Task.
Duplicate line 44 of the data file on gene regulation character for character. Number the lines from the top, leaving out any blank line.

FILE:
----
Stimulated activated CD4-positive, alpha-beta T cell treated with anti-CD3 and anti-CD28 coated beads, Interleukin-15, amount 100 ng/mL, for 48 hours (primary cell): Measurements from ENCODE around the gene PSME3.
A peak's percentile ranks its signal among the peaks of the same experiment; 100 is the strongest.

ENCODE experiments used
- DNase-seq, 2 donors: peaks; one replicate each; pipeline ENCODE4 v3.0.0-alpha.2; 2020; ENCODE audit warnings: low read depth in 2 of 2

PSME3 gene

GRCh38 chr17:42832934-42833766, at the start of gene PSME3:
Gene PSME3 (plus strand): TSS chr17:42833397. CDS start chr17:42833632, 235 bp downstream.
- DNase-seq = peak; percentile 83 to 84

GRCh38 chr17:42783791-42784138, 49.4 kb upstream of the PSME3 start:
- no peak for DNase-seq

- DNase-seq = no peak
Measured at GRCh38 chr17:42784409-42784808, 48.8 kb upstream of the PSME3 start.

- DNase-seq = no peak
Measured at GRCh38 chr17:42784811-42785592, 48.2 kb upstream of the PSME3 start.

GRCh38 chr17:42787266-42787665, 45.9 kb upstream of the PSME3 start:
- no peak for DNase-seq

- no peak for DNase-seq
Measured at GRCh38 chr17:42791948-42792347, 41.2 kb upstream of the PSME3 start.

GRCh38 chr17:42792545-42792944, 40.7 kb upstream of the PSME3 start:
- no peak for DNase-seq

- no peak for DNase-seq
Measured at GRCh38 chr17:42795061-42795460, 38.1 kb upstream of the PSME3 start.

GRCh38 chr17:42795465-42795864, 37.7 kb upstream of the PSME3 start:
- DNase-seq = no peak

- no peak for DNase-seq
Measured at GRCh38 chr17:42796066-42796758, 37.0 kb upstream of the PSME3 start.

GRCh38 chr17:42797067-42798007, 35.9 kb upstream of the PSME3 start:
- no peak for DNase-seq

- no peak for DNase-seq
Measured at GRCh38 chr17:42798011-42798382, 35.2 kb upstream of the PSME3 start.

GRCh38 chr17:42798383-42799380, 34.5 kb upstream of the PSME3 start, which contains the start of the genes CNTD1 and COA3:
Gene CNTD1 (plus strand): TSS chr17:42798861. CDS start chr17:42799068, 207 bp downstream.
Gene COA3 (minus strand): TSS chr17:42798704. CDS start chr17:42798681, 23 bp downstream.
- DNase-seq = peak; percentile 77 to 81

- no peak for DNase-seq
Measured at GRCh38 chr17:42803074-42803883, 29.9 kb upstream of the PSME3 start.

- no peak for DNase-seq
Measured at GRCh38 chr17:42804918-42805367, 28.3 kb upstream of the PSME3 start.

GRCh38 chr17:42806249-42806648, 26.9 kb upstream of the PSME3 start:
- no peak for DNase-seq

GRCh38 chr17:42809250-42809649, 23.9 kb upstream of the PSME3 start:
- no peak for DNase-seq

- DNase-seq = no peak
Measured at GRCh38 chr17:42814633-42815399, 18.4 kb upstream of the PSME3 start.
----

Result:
Measured at GRCh38 chr17:42814633-42815399, 18.4 kb upstream of the PSME3 start.